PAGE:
Because of the natural lag between acquiring infection and experiencing complications, it is too early to say what the impact of boosters on hospitalisations will be.


When will I be able to book an appointment?

According to NHS England, the National Booking System will open for those aged 40-49 from 22 November, allowing those who had their second dose at least 152 days (five months) earlier to book a third jab – although the appointment itself won’t take place until at least 182 days (six months) after their second dose.

For those aged 16-17, the booking service for second jabs will be available from 22 November, with appointments available no earlier than the recommended 12 weeks after their first.


Will it be the same vaccine as I received the first time around?

Not necessarily. The JCVI is advising that booster jabs for adults aged 40 years and over should be either Pfizer or Moderna – irrespective of the vaccines given for the first and second doses.

For 16- and 17-year-olds, the second dose will be the Pfizer vaccine – the only vaccine currently licensed for this age group in the UK.


How long will it take for the additional protection to kick in?

In the UKHSA study, the level of protection five to six days after the booster dose was similar to that seen in individuals who had received two initial doses but no booster. It is unclear precisely when the additional protection from the third jab would kick in, but the higher levels of protection observed in this study were recorded 14 days post-jab. It’s possible that protection will be higher still as time progresses, although how long this additional protection will last is unknown. It is also unclear whether further booster doses will be required in the future, and if so, when.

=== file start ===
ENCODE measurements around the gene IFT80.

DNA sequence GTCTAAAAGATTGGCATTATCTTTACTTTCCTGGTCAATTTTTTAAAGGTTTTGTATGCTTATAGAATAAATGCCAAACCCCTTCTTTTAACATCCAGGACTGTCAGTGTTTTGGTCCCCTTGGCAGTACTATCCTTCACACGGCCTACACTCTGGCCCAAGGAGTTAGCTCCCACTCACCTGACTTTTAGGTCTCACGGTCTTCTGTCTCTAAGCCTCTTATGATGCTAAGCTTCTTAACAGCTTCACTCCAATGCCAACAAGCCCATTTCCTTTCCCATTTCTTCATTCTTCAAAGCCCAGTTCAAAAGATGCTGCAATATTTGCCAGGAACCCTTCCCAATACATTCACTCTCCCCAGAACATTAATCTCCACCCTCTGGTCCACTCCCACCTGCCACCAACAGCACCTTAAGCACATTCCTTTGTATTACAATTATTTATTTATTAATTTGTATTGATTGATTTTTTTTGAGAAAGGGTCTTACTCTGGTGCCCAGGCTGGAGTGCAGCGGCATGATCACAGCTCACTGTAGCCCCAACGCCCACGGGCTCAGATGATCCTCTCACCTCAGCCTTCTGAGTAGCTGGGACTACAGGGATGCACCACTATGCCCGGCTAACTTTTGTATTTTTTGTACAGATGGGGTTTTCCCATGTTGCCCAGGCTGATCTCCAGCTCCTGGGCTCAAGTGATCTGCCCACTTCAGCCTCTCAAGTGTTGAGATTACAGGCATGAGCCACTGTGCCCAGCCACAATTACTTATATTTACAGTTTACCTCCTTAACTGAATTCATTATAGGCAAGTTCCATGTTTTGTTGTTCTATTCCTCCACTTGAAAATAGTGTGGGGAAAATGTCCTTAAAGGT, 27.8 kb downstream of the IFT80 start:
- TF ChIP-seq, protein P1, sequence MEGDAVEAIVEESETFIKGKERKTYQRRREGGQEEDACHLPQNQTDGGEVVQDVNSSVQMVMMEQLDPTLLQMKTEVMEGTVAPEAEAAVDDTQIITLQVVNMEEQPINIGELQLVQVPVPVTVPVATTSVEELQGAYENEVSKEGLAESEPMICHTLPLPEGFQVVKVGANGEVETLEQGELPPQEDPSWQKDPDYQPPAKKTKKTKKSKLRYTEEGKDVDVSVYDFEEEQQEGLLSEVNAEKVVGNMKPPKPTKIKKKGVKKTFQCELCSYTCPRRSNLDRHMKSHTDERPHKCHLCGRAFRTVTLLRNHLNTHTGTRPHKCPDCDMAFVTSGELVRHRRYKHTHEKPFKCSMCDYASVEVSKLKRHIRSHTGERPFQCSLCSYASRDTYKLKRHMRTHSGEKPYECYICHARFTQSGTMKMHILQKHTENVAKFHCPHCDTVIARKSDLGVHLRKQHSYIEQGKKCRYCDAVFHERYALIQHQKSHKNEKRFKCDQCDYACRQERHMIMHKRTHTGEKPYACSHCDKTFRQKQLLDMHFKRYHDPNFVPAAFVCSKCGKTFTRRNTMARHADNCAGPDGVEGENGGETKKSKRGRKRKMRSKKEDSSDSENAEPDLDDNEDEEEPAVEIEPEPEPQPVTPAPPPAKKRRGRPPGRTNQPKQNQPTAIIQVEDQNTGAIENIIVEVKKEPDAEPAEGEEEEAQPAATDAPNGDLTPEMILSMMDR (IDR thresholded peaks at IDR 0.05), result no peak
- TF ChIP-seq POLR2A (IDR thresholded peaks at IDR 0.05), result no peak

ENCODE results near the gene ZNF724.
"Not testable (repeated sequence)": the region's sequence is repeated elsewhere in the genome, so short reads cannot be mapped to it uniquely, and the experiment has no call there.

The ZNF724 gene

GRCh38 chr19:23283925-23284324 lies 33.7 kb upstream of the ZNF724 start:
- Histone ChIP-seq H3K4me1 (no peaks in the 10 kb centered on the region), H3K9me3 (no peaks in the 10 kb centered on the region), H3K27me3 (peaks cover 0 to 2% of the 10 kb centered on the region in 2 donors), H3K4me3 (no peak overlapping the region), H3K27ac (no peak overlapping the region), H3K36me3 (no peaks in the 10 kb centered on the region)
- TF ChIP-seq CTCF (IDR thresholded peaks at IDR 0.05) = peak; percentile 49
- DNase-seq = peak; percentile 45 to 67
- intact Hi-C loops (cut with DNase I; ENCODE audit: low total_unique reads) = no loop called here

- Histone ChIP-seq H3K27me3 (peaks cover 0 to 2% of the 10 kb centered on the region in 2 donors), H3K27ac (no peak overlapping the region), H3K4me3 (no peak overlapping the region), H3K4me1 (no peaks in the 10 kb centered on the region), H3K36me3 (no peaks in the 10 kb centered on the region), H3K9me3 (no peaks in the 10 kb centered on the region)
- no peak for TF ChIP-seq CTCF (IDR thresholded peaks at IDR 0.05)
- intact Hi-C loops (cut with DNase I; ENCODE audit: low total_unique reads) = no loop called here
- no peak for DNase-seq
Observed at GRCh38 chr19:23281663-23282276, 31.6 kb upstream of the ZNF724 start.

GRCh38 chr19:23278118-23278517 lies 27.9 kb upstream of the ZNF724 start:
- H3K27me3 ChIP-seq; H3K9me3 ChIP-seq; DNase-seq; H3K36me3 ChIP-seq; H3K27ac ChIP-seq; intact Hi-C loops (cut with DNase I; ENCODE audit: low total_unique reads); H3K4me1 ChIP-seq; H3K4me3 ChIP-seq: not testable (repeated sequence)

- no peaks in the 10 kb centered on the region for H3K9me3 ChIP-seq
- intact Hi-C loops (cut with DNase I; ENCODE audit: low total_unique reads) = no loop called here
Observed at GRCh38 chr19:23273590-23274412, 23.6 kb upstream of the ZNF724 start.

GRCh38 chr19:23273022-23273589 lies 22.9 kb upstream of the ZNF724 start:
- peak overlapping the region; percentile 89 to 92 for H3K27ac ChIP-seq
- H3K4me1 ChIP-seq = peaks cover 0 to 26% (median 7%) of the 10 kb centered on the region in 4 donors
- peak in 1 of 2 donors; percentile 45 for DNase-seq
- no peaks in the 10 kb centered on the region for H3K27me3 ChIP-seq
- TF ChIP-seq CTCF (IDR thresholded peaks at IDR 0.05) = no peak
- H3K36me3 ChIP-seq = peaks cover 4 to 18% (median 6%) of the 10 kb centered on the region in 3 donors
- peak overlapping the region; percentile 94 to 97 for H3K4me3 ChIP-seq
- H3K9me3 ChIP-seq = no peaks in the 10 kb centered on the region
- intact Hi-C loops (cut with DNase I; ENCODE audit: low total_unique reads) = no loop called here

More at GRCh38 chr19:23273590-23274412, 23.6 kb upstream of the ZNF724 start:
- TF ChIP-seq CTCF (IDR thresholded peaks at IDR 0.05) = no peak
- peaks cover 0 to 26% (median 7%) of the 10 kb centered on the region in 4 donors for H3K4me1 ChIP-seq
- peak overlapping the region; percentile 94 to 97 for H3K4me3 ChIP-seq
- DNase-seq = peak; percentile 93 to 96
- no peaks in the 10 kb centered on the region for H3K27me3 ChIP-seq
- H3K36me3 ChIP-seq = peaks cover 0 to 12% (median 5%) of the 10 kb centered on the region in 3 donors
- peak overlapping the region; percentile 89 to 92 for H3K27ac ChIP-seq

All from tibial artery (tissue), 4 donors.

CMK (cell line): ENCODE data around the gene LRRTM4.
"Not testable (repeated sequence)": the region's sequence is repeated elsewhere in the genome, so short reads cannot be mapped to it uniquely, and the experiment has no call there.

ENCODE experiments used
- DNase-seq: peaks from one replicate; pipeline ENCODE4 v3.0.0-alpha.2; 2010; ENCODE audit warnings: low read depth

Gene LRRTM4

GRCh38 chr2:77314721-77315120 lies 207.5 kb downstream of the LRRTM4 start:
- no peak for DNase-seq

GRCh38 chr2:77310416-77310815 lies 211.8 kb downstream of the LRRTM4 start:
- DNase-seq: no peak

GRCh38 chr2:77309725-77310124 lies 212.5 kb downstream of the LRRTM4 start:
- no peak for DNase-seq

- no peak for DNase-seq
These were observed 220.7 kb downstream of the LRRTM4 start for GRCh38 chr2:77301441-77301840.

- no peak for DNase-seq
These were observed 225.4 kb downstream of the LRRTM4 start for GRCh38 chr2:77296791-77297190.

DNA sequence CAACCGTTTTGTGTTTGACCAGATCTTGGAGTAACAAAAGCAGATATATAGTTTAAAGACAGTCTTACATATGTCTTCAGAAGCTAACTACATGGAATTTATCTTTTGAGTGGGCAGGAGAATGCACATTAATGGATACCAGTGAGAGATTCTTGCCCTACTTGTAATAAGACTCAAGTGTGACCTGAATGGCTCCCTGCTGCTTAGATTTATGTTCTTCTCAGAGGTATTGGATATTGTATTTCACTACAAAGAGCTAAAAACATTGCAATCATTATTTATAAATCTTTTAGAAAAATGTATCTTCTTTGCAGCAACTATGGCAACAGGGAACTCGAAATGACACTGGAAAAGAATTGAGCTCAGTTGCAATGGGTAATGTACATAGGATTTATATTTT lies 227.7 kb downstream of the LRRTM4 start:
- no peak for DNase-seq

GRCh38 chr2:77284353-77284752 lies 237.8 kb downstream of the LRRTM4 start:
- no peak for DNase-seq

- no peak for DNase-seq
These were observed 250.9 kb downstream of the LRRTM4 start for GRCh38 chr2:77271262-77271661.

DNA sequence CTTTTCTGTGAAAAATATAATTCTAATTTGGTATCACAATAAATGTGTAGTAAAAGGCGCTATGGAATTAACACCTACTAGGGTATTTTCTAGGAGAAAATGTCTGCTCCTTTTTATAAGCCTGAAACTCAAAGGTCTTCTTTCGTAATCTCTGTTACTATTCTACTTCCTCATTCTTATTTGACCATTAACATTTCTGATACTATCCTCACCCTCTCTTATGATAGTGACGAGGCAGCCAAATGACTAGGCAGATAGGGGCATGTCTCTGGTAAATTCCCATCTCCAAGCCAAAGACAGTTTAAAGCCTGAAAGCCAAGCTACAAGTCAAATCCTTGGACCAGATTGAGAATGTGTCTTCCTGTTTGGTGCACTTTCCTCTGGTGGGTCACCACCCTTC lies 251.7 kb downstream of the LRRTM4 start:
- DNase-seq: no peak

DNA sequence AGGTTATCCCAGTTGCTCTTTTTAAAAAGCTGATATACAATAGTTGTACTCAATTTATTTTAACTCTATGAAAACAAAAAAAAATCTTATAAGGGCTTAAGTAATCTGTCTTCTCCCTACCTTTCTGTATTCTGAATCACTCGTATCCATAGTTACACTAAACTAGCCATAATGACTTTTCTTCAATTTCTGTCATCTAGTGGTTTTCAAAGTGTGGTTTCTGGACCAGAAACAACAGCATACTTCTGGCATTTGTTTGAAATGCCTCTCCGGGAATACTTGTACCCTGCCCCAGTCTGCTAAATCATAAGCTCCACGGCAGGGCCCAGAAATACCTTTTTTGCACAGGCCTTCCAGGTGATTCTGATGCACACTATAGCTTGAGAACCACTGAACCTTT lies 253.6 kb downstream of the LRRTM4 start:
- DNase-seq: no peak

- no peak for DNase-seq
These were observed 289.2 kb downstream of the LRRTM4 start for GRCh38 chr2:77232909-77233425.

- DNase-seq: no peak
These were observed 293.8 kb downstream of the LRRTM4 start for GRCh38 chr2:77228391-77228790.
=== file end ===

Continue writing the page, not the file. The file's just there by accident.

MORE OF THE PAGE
Will younger teenagers and adults be offered second jabs or boosters as well?

According to the JCVI, there is currently no robust evidence of a decline in protection against hospitalisation and deaths among under-40s who have received both vaccine doses. However, since these individuals are at lower risk of severe disease and received their first two doses later than older adults, it may simply take longer for any decline in protection to be detected.

Vaccination of 12- to-15-year-olds is ongoing, with some yet to receive a first dose. However, many scientists believe they should be offered a second vaccine dose in due course. The JCVI said it would continue to closely review all available data to develop further advice.


What if I’ve recently been infected with Covid-19?

The NHS advises adults to wait four weeks after having a positive Covid-19 test before booking a booster.

For 16- and 17-year-olds, the second vaccine dose should be given 12 weeks or more after the first dose, or 12 weeks after a positive Covid-19 test result, whichever is later.